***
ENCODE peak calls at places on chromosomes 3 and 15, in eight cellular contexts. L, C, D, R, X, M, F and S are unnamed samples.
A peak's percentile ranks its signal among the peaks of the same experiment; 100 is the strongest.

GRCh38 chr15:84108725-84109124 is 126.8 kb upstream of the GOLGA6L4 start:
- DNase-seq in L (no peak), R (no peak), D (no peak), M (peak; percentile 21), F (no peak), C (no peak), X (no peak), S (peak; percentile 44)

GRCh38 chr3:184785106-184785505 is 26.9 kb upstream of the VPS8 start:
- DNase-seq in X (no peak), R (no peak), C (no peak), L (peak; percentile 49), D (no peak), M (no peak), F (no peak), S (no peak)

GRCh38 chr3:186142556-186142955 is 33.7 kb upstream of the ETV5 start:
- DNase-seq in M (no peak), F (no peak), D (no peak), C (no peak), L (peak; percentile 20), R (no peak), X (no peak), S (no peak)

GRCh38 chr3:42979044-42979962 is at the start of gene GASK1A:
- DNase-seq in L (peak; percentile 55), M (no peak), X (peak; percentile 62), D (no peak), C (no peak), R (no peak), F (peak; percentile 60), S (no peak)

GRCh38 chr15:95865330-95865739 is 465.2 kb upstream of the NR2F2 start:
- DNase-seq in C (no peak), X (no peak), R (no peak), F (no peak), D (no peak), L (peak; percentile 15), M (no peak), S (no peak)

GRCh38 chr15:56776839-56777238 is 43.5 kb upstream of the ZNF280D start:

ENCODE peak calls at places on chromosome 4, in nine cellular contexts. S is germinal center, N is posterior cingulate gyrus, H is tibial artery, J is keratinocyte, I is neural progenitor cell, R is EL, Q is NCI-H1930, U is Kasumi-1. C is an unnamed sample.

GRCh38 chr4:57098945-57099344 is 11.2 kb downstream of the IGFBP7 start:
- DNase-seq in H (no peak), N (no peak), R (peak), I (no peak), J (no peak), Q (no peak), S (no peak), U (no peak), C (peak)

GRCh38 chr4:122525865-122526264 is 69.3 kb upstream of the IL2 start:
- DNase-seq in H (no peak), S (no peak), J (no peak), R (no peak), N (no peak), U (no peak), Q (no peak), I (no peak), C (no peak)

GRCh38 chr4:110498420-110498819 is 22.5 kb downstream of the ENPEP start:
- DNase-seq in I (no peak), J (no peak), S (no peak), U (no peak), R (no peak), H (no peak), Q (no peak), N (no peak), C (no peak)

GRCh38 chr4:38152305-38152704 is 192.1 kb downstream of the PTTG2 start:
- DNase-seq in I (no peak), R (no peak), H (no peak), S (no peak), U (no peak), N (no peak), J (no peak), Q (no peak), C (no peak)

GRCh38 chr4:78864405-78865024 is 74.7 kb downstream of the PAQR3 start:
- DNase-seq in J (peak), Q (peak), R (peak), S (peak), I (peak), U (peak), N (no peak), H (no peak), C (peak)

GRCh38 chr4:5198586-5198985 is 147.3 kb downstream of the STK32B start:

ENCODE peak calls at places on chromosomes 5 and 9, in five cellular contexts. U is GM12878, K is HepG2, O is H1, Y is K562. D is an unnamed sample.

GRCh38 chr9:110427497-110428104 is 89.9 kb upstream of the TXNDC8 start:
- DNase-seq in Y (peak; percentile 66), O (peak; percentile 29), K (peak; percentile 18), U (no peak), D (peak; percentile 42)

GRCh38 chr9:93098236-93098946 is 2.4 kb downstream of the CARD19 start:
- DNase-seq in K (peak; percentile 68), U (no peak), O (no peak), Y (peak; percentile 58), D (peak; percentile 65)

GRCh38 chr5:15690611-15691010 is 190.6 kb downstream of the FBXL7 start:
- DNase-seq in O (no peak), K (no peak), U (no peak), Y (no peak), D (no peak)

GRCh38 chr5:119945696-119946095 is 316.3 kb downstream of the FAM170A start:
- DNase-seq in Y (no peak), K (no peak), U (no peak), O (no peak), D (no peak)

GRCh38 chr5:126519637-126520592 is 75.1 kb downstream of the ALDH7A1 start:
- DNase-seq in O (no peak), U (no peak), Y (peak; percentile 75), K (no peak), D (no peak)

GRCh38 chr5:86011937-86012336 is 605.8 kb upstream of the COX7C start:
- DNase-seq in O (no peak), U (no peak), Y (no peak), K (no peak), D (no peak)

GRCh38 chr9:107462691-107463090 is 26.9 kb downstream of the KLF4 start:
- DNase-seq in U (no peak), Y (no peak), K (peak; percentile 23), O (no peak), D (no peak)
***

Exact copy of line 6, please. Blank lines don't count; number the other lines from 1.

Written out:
- DNase-seq in X (no peak), R (no peak), C (no peak), L (peak; percentile 49), D (no peak), M (no peak), F (no peak), S (no peak)